War Dogs: Truth is, indeed, stranger than fiction

<em>War Dogs</em>: Truth is, indeed, stranger than fiction

Miles Teller and Jonah Hill find themselves over their heads in War Dogs.

After years of somber movies and documentaries about America’s war on terror, director Todd Phillips (The Hangover) offers a comedic, satirical take in the fact-based film, War Dogs. With the war in Iraq raging on, Efraim Diveroli (Jonah Hill) offers childhood friend David Packouz (Miles Teller) a chance to make big bucks by becoming an international arms dealer. Together, they exploit a government initiative that allows small businesses to bid on U.S. military contracts. Starting small allows the duo to rake in money and live the high life. They soon find themselves in over their heads after landing a $300 million deal to supply Afghan forces, a deal that puts them in business with some very shady people.

Sometimes life is indeed stranger than fiction. Who would have thought that two 20-something small time stoners in Miami would hit the big time by bidding – and winning – military contracts to basically run guns to American allies in the Middle East? The film is based on the 2011 Rolling Stone article, “The Stoner Arms Dealers: How Two American Kids Became Big-Time Weapons Traders.” The movie takes you on a ride. You can’t help but get swept up in the thrill these guys are feeling when they start raking in even more money than they could have imagined. The fact that they are basically scamming the U.S. government at the same time only adds to the thrill. If this wasn’t a true story, you wouldn’t believe that this could actually happen.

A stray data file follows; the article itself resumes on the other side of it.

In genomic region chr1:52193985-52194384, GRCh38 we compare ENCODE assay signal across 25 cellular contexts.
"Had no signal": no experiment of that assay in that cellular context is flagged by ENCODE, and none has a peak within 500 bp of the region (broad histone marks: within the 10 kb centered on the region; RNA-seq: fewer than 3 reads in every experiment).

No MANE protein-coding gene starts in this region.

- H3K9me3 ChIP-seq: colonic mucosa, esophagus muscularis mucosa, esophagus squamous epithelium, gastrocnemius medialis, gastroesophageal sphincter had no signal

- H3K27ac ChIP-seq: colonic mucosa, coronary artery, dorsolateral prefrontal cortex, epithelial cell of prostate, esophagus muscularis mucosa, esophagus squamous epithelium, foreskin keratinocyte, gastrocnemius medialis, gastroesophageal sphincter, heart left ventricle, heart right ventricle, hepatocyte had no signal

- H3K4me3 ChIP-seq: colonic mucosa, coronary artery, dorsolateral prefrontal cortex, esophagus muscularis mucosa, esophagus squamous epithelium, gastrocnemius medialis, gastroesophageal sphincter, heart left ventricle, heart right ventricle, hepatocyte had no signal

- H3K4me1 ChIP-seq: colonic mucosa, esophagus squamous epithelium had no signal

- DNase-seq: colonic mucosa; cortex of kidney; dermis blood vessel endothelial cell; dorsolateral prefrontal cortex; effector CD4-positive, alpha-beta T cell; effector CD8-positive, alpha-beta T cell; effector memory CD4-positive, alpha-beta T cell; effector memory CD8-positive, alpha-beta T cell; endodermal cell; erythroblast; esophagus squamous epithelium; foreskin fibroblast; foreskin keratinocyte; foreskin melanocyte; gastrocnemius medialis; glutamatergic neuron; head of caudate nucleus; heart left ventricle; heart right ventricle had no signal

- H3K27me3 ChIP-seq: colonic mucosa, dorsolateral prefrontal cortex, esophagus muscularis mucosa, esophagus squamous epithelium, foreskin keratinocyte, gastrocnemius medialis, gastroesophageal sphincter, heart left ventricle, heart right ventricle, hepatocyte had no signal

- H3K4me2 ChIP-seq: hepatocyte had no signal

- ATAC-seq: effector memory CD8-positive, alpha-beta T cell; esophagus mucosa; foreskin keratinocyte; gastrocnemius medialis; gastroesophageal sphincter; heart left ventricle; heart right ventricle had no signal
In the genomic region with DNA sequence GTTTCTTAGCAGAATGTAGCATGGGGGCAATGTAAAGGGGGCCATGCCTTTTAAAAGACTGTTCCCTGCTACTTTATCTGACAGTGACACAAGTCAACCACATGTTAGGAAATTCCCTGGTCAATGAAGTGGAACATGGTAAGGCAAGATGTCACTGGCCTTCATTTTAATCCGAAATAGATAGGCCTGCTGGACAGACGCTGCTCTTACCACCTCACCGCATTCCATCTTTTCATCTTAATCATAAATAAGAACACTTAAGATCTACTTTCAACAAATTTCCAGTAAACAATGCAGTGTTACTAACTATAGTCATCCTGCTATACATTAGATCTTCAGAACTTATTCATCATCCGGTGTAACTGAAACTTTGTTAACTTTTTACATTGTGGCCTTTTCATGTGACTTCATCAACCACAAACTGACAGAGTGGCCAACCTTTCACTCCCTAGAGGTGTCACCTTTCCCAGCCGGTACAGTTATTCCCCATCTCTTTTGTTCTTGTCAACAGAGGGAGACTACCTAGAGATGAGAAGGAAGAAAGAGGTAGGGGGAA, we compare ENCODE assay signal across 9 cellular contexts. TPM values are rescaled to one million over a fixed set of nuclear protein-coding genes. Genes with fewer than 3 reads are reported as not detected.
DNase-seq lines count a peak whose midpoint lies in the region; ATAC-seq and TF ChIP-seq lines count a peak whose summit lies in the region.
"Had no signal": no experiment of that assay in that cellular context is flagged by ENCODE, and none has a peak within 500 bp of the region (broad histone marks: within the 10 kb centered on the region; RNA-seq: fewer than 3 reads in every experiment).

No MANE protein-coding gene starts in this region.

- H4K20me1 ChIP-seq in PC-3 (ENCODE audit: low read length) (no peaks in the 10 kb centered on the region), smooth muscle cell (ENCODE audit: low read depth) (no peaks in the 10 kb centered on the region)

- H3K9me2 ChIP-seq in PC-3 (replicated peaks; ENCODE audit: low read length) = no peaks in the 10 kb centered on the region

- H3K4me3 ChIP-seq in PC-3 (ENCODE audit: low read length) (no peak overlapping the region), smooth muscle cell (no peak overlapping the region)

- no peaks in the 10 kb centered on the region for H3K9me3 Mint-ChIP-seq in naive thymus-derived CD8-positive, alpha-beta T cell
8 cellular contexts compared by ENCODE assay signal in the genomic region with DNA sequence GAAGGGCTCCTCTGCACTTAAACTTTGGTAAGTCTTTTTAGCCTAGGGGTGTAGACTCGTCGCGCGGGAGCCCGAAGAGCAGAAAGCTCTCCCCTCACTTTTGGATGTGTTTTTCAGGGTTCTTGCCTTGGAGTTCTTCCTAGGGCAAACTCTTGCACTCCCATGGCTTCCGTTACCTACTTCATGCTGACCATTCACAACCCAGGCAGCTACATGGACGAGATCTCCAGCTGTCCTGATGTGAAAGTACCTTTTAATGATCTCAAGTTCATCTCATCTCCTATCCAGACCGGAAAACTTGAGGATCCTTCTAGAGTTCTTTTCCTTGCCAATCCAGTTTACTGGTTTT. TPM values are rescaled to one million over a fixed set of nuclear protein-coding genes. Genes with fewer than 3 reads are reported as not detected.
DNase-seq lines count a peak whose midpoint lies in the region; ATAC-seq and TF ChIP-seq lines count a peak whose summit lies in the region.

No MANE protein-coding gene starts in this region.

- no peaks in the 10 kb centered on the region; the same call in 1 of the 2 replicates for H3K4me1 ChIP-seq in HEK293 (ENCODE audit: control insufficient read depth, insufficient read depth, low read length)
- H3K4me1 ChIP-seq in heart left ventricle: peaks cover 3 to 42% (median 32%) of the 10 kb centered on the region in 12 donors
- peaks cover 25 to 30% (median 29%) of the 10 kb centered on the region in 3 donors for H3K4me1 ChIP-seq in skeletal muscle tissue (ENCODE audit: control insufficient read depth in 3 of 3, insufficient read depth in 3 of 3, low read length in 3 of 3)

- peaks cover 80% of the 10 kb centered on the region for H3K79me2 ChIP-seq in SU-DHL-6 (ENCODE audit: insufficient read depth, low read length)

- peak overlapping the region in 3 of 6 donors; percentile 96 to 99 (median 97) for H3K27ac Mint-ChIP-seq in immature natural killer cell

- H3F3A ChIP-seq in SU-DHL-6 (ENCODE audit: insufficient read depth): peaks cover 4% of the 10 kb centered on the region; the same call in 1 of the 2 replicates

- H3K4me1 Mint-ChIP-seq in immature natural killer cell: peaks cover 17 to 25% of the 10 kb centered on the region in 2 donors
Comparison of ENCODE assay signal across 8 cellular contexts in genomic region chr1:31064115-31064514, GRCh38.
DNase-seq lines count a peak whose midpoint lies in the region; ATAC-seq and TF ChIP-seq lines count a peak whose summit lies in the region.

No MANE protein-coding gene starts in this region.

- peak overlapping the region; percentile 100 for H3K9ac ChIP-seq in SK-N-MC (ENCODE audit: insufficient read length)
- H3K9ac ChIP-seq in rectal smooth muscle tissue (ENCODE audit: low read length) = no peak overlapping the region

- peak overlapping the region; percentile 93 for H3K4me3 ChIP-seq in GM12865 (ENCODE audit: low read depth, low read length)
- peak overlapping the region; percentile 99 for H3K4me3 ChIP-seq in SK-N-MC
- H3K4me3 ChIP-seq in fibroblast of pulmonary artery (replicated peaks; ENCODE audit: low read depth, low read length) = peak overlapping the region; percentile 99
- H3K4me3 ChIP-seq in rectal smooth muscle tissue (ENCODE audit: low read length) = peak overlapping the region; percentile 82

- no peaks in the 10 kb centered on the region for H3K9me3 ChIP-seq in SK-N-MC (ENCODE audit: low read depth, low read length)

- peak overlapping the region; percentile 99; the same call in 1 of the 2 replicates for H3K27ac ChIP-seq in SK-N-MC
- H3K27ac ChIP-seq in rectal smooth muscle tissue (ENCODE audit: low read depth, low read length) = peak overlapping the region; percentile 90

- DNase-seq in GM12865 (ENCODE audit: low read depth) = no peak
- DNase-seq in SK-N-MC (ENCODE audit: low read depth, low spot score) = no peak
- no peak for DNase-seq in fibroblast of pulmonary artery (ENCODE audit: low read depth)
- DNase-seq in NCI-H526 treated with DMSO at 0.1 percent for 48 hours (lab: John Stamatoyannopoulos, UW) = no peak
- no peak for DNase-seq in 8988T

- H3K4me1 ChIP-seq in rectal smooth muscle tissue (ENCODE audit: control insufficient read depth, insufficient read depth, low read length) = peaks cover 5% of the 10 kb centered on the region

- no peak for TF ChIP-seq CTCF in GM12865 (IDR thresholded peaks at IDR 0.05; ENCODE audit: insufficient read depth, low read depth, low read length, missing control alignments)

The backstory of how the film came to be is equally as fascinating. To conduct research, screenwriter Stephen Chin snuck in with smugglers through the insurgent-controlled Al Anbar “Triangle of Death.” Posing as an Asian computer geek from California, he was able to enter the Green Zone, the Republican Palace, Fallujah and Baghdad. No one ever questioned his cover story. Chin later spent a month with David Packouz in Miami before adapting Guy Lawson’s Rolling Stone article into the screenplay. Who would have thought that it would be so easy to sneak into a war zone?

After the guys are living the high life with their newfound wealth, the stakes raise considerably. Whether it’s just the IRS or the DMV, we’ve all dealt with frustrating government red tape and shady characters. When you’re an arms dealer working with many governments, the amount of red tape you endure and the shadiness of the characters you encounter is multiplied. Bradley Cooper cameos as one of the shady characters Diveroli and Packouz encounters.

War Dogs is at once both a morality tale and cautionary tale. The problem with most morality and cautionary tales is that they beat you over the head with the message. Sure, you know what they’re doing is wrong, but you’re having so much fun as you take the ride with them that you almost don’t care. Even the slightly ambiguous ending doesn’t completely wrap up the movie with a nice little morality bow. Who would have thought that one of the most entertaining movies of the summer would be a satirical take on the wars in the Middle East?

War Dogs opens in theaters August 19th.

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